Igor Markevitch: Complete Orchestral Works, Vol. 4by Christopher Lyndon-Gee
The rediscovery of the forgotten 1920s and 1930s music of Ukrainian-French composer Igor Markevitch was a major event in the last years of the 20th century; here was a genuine missing link: a composer who linked the idioms of Stravinsky and Prokofiev to the far more rigorous concerns of postwar French composers such as … See more details below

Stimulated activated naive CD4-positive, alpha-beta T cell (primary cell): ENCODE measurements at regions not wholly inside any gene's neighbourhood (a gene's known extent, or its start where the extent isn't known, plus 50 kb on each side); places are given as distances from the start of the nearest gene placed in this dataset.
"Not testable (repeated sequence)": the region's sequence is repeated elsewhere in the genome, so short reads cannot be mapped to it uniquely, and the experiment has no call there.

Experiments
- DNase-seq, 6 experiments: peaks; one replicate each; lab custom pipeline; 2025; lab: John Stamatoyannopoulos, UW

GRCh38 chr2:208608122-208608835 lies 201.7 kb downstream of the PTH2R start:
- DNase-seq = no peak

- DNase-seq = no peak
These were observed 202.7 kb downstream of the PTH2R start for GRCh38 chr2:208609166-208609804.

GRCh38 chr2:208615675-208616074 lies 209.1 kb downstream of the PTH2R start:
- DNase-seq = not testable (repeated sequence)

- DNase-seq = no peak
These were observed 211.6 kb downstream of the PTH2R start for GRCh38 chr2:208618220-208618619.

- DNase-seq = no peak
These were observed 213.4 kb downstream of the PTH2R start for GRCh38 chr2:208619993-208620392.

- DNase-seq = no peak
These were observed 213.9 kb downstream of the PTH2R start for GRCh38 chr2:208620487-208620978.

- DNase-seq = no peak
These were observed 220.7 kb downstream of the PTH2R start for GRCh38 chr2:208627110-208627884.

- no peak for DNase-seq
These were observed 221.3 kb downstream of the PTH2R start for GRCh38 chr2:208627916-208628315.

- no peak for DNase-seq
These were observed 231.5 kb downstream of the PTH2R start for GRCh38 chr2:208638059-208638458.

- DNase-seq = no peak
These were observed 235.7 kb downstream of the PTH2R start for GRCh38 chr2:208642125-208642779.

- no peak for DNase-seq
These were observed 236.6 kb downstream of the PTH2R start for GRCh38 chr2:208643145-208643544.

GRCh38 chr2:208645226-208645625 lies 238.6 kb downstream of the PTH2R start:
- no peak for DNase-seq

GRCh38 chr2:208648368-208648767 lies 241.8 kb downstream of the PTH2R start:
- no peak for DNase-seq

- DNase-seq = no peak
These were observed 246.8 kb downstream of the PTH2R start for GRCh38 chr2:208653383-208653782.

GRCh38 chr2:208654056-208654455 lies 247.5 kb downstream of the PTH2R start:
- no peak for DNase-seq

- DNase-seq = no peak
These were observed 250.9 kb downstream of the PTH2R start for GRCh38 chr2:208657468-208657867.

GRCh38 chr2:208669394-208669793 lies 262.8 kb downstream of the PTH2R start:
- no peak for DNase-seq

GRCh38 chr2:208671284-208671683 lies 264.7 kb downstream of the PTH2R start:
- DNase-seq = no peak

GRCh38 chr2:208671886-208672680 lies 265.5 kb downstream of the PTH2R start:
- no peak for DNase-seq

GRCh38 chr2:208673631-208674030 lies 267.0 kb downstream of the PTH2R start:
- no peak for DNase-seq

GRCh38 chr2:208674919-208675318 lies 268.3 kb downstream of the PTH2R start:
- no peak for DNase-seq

The rediscovery of the forgotten 1920s and 1930s music of Ukrainian-French composer Igor Markevitch was a major event in the last years of the 20th century; here was a genuine missing link: a composer who linked the idioms of Stravinsky and Prokofiev to the far more rigorous concerns of postwar French composers such as Messiaen and Dutilleux. This Naxos disc is a reissue of one of the recordings that made this event possible in its original form as a Marco Polo disc, featuring the Arnhem Philharmonic Orchestra under Christopher Lyndon-Gee; everything about it is the same as the Marco Polo release except for the front cover and that now what was Volume 3 in Marco Polo's series is now Volume 4. "Rébus," orchestrally premiered in 1931, was intended as a ballet and certainly sounds like it could be one, but was never staged that way; it's effect is kind of like a crazy "Agon" with off-the-hook Prokofiev added in; the "Variations" are a continuous passacaglia in which the note values evolve by steps through succeeding passages, but instead of evolving patient, busily contrapuntal harmonic clashes and gradually bigger textures à la Hindemith, it's more like a wild, freaky party; not quite the orgiastic outbursts in Messiaen's "Turangalîla Symphony," but certainly closer to that than Hindemith. The Hymnes date, for the most part, from 1932-33; the concluding "Hymne à la Mort" was added in 1936. This was one of a few pieces that Markevitch began to conduct again at the very end of his career after a long, decades-long impasse where he prohibited performances of his own music. One can see why he would favor this piece; it's immediate, violently rhythmic (during the "Hymn of Work" and "Third Hymn," particularly) and also emotionally very charged, introspective, colorful, and mysterious, particularly in the "Hymne à la Mort." Markevitch's testy relationship with Igor Stravinsky is one of the constant elements of Markevitch's biography and, indeed, served to shape him. No one can blame conductor/annotator Christopher Lyndon-Gee for making the comment, "Let this necessary observation not be misleading: Stravinsky's 'influence' on young Markevitch is minimal," as Markevitch's undeserved reputation as a mere Stravinsky imitator -- to some extent cultivated by the jealous older composer -- has become so prevalent in the discussion of Markevitch's work as a composer. However, Markevitch's friction with Stravinsky is one of the elements that make his music interesting and good. If you like Stravinsky in his pre-neo-classic period, or early Prokofiev, or for that matter the music of Silvestre Revueltas, Naxos' Igor Markevitch: Complete Orchestral Works, Vol. 4, will not fail to please; it's vibrant, challenging, exciting, and there are some sections of it that just carry you right along by virtue of its strong rhythms, strangeness, and visionary spirit.
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